Expanding on your business idea
The first step in starting a business should be to fully explore your chosen business idea. This will involve checking out competitors and identifying your target market. Today, most businesses have a significant online presence, so this is something you must consider. If your product or service can be sold online, your initial commitment will be less, and you will be better able to reach your customers.
When mapping out your business idea, keep drawing the focus back to what it is you are offering and how this compares to similar products or services already available. Consider what it is about your business that will encourage your customers to choose you over competing brands. The following two questions can provide a good anchor for this analysis:
- What problem does your product or service solve?
- How do you achieve this better than your competitors? (e.g. better technology, superior customer service, or cheaper price)The answers to these questions will shape your proposition and brand identity as sustainable foundations for your business’ success.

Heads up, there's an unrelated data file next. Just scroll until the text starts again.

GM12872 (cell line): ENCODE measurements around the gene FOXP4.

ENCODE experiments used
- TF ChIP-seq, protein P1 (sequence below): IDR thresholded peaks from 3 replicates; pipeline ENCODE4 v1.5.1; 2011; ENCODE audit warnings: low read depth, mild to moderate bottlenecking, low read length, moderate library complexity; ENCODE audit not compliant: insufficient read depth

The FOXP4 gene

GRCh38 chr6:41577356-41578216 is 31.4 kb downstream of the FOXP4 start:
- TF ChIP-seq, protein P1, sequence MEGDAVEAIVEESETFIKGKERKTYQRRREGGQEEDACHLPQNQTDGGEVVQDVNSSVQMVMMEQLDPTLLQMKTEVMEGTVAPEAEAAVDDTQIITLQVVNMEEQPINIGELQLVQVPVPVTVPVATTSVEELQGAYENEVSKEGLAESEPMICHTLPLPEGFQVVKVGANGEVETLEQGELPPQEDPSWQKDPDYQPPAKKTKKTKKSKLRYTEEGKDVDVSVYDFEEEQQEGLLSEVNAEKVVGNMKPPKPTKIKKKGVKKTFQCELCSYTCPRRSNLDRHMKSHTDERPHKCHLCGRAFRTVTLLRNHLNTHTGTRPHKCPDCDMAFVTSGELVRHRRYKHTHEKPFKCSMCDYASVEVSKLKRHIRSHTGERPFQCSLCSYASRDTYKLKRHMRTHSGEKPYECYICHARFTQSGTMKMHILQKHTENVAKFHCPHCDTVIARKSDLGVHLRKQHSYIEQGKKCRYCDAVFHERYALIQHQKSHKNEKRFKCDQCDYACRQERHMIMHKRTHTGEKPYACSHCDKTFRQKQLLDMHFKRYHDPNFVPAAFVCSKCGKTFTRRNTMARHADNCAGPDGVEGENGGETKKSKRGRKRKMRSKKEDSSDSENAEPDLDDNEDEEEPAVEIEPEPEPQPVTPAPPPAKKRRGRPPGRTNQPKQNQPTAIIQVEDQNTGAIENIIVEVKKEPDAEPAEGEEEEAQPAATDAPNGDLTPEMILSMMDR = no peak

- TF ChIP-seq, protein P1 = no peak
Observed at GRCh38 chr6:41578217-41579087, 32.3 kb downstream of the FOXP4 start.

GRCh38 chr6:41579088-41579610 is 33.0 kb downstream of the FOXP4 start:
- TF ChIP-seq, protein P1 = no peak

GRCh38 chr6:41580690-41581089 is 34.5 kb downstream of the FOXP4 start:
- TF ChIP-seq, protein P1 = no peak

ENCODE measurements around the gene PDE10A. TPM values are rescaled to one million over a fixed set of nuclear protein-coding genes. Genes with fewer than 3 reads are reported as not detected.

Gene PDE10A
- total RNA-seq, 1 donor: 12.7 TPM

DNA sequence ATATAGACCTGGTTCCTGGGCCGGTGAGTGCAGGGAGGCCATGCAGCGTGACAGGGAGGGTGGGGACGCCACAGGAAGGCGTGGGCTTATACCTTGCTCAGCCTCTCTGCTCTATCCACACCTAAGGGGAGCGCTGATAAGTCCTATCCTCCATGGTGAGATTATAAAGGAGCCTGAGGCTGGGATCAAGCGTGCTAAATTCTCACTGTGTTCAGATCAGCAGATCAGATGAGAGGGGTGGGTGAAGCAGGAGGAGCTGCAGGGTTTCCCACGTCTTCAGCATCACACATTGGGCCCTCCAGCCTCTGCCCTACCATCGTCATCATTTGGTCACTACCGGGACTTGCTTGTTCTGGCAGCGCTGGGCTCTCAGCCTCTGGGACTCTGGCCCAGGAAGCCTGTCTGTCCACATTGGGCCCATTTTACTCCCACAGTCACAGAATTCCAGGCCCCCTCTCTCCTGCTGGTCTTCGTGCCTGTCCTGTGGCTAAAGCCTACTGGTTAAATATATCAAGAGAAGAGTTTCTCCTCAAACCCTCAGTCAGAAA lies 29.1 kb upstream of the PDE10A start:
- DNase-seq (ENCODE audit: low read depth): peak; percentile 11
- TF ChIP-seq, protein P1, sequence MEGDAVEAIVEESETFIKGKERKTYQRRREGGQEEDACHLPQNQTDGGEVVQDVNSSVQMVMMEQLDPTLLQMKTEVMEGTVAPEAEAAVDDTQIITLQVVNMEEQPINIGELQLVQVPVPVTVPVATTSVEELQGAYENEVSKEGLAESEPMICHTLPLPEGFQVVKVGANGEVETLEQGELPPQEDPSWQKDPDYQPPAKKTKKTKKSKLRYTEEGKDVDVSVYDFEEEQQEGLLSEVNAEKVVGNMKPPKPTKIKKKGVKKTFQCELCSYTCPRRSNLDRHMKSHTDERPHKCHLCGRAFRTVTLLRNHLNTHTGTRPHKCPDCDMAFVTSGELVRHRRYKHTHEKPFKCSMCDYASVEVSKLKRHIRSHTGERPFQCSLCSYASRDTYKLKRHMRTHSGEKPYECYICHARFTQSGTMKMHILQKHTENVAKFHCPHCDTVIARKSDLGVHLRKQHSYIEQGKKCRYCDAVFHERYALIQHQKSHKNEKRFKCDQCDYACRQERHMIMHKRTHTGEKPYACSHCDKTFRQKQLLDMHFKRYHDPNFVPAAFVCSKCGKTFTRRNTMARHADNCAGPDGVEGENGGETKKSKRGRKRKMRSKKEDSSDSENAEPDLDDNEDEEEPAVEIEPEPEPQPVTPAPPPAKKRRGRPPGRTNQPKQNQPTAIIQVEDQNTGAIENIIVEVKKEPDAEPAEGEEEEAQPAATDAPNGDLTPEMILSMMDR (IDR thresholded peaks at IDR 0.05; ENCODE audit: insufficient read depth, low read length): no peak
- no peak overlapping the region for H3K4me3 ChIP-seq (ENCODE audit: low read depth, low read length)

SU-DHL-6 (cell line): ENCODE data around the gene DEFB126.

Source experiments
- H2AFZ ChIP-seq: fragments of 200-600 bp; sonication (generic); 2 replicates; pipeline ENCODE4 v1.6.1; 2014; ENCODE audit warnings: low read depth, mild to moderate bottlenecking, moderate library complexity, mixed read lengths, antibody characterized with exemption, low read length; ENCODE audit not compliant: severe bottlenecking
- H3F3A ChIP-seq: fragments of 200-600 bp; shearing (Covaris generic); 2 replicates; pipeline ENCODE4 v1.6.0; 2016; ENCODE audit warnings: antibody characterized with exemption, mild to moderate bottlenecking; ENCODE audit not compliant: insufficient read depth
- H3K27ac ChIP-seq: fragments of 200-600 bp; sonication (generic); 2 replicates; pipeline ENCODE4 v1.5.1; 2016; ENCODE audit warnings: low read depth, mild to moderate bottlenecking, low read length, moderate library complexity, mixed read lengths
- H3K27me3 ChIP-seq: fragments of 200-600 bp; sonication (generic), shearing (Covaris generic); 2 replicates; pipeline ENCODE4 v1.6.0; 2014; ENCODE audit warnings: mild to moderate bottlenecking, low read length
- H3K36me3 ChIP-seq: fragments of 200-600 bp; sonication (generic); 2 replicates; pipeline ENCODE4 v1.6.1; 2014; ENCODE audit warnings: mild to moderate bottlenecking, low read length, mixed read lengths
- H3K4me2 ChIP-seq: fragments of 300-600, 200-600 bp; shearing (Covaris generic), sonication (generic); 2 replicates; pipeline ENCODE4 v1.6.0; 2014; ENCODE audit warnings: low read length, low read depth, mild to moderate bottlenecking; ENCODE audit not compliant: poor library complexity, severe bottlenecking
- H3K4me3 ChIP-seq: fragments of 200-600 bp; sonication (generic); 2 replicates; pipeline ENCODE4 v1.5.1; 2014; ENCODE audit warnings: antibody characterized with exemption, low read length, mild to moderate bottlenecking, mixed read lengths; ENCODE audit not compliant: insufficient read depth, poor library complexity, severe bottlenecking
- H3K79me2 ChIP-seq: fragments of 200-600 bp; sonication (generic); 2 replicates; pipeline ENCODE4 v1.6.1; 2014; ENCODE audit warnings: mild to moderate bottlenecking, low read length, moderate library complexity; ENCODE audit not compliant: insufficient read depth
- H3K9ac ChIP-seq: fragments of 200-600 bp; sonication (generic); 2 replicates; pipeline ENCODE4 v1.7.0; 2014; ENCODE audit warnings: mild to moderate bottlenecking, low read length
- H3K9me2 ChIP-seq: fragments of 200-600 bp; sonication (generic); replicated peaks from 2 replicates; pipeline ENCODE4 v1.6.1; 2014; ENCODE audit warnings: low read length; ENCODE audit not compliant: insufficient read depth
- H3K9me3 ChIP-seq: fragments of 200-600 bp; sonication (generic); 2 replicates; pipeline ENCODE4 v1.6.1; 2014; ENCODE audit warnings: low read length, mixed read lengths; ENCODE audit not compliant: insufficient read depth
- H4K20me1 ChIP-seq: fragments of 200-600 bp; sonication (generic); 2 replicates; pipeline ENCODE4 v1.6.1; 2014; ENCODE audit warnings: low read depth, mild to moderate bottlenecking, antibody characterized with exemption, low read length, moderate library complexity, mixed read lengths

Assess the viability of your business
In considering how to set up a business, you must dedicate some time to assessing the impact that doing so will have on your life. The business idea may look watertight on paper, but that does not guarantee that you will have the means or wherewithal to follow it through.
All new business owners must consider whether they have the time, financial means, and expertise to follow through on their plan. Setting up an online cupcake business is only a good idea if you have the time to commit to it, and if you know how to bake cupcakes. Identifying problems at this stage makes it easier to work around them.
Research competitors and customers